Ex friend thinks she did nothing wrong. What to say?

posted 2 weeks ago in Relationships
Post # 2
Member
1192 posts
Bumble bee
  • Wedding: May 2019

I’d leave it. She’s bored and using the pandemic to track down people she lost track of, that’s all. I’ve moved countries multiple times, and I promise you this: you always say goodbye to the people who actually matter to you. No exceptions.

Post # 3
Member
489 posts
Helper bee

Honestly, go with how you feel deep down. Not saying bye was super shitty. She clearly wasn’t valuing your friendship. HOWEVER, I understand how her views may have changed during the pandemic. PP mentioned she is bored, which very well be the case, but she might also truly have a new perspective. After my Father-In-Law passed last year, I definitely made more efforts with loved ones and reached out to one of my ex best friends that I hadn’t spoken to in 3 years because I realized she ultimately was an important person in my life. 

SO, if you think she is actually being genuine about being friends with you, you are mentally prepared to take the risk of her being shitty again, and you actually WANT to be friends, I think proceed with caution.

 

To me, it sounds you are kind of annoyed with her, and in that case, don’t force it.

ETA something my therapist said to me a few years when I had the falling out with my friend was that if I want to rekindle the friendship, I need to be able to let go of all the bs and not bring it up. Clean slate. And I definitely wasn’t ok with that at the time. So, if you can’t do that, you are def not ready to be friends again. Just let her know it’s still too fresh and you don’t want to have that tension in your relationships.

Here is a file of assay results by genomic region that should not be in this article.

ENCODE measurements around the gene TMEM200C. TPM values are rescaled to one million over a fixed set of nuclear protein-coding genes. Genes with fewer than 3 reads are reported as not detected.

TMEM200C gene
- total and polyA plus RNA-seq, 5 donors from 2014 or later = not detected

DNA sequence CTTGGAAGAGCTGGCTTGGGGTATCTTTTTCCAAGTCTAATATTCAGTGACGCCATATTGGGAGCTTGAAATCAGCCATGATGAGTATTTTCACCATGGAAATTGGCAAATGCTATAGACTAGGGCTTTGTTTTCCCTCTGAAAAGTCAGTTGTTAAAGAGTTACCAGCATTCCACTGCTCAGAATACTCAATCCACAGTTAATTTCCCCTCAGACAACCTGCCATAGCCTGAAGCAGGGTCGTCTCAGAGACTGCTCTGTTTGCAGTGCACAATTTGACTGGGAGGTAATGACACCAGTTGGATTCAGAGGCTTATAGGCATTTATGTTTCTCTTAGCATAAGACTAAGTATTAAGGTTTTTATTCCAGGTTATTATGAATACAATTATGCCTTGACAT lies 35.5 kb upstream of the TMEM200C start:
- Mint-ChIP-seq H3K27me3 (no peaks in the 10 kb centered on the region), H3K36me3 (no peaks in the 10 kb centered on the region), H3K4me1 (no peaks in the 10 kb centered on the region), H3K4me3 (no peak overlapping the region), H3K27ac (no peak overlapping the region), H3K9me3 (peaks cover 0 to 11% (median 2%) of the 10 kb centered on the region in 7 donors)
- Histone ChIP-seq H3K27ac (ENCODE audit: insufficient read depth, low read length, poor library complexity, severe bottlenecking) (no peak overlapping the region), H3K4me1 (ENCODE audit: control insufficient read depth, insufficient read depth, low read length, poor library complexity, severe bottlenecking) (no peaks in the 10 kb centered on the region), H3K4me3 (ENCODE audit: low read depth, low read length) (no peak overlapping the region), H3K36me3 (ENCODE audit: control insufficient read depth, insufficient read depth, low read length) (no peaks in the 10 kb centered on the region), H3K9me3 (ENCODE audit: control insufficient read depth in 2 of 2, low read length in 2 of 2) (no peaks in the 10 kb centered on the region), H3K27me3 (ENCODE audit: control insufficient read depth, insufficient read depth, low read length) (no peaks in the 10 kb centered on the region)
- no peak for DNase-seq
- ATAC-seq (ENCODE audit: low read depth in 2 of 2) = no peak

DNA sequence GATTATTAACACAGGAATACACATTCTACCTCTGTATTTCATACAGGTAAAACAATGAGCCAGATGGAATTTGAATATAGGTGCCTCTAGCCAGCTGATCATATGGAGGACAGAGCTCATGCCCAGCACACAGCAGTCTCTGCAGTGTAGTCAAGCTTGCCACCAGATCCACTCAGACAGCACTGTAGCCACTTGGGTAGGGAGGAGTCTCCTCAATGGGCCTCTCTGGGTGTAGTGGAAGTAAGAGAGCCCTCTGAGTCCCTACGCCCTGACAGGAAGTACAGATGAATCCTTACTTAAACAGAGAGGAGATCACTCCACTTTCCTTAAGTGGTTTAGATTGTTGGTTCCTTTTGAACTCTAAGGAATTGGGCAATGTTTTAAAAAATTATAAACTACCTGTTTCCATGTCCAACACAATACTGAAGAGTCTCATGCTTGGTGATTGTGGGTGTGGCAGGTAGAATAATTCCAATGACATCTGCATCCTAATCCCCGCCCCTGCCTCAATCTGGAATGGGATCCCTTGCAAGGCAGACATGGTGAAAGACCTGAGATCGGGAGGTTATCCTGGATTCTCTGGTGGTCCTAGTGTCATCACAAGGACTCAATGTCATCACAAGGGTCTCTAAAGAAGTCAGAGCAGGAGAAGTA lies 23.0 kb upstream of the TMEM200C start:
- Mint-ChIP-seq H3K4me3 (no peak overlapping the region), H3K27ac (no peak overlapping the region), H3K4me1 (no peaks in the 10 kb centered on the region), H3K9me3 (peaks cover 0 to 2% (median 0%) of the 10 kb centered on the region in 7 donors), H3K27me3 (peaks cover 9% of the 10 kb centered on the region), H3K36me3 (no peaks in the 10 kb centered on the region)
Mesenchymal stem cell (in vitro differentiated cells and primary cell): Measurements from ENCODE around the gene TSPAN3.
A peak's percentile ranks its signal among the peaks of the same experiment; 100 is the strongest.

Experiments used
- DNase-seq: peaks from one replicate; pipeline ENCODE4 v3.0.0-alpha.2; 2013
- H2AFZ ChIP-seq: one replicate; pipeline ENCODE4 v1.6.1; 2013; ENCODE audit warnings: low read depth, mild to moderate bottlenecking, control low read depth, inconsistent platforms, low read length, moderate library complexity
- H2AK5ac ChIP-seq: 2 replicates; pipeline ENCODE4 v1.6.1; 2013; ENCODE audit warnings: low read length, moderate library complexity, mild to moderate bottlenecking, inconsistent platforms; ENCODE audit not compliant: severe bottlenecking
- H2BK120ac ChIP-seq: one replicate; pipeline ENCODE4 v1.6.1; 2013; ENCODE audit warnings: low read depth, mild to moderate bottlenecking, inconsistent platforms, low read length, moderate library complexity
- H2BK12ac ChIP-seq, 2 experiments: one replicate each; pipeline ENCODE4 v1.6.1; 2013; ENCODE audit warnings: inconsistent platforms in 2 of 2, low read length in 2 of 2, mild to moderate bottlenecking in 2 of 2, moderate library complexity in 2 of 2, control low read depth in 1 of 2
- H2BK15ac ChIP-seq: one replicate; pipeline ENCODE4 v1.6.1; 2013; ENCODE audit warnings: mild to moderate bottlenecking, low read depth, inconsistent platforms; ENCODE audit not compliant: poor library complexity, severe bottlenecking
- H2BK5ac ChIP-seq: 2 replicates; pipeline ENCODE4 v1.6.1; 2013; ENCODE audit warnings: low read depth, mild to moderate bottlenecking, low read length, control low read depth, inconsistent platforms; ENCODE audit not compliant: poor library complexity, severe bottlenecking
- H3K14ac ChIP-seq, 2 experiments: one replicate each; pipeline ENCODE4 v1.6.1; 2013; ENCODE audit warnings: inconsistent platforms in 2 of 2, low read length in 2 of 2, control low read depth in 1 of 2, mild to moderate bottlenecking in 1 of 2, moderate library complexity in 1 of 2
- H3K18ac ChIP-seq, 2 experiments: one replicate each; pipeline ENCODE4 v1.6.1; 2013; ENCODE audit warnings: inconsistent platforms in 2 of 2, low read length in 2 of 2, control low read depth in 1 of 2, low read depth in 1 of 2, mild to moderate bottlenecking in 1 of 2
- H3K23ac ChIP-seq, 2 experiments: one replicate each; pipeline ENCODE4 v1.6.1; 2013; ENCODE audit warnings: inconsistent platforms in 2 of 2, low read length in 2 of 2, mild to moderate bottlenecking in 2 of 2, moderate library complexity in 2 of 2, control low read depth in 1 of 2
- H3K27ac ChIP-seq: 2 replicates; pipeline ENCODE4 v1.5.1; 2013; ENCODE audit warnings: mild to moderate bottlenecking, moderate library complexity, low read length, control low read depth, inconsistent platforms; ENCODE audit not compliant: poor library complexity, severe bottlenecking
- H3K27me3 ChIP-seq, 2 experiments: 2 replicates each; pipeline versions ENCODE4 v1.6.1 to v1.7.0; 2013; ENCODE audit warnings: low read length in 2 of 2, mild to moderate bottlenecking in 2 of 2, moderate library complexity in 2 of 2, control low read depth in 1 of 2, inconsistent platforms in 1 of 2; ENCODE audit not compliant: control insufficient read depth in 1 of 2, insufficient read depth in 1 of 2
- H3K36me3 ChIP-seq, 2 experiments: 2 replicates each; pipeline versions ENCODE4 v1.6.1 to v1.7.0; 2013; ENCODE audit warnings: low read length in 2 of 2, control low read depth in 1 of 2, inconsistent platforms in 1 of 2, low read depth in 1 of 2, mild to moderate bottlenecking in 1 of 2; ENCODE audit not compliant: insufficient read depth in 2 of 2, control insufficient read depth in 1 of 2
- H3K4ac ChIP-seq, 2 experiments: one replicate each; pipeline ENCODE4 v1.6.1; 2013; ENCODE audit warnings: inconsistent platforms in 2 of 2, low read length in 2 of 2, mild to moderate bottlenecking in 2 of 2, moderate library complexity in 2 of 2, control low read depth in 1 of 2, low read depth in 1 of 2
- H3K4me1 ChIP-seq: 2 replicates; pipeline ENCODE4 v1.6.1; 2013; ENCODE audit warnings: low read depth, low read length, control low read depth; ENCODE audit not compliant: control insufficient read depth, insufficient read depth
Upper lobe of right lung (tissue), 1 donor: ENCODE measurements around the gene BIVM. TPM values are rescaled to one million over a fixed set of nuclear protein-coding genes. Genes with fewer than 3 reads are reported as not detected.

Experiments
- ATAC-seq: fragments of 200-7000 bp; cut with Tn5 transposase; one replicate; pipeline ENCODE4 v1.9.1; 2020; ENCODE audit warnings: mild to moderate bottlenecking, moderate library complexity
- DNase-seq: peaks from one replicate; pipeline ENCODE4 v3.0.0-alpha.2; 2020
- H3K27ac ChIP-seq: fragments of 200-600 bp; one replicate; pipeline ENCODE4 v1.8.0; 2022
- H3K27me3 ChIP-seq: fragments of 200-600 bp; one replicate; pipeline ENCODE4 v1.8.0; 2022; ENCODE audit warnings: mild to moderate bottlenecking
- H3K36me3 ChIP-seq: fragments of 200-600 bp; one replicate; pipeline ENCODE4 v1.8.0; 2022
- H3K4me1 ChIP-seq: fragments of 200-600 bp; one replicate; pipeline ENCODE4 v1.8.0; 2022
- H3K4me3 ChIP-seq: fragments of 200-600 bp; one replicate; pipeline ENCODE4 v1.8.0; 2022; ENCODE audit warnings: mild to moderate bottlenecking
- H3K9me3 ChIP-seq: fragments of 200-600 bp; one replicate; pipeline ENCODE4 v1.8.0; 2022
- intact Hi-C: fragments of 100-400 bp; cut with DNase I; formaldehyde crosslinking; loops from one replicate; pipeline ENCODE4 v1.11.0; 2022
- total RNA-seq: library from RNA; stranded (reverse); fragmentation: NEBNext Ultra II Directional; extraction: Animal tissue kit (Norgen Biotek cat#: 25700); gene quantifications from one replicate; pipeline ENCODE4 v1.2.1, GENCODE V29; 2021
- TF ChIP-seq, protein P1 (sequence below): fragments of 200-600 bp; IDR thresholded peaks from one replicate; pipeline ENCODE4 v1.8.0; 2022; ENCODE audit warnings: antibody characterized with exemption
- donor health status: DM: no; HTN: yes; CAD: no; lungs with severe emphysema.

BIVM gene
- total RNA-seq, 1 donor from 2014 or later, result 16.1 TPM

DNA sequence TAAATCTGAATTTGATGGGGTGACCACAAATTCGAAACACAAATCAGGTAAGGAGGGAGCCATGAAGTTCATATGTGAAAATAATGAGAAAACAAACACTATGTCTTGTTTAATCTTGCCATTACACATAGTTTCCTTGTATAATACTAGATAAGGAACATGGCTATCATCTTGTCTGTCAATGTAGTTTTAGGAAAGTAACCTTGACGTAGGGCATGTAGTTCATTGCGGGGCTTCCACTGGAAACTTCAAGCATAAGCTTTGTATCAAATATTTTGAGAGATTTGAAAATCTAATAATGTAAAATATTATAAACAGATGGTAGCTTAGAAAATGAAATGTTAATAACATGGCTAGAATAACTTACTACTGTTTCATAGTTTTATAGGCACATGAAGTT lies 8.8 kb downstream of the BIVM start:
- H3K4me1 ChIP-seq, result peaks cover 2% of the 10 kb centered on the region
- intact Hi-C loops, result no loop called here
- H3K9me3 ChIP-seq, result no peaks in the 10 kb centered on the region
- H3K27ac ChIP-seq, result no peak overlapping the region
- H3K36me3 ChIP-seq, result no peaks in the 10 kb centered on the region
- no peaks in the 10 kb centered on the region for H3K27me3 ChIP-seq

Post # 4
Member
1194 posts
Bumble bee

You’ve gone without her friendship for 3 years and been totally fine, I assume, so I don’t see how her presence in your life really adds value.  It’s a non-starter for me, just leave it as PP advised.  It sounds like her recent behavior has kind of irked you so trying  to “rekindle” a friendship from that perspective likely won’t end very well.

Post # 5
Member
4697 posts
Honey bee
  • Wedding: November 1999

I totally agree with 

View original reply
@xiexie: and to be honest I’d send her this gif in response to her message  because I’m a petty bitch…

 

She seriously told you that she thought you were a friend that she could go back to and pick up where she left off when she wants exactly like you’re some book that she’s half read…. 

It’s easy to lose touch with people over the course of the years. It happens but her response when she left said it all and the follow up of defensiveness when you told her how you felt just now confirms she’s not someone to waste your time with. She isn’t a true friend..

Post # 6
Member
568 posts
Busy bee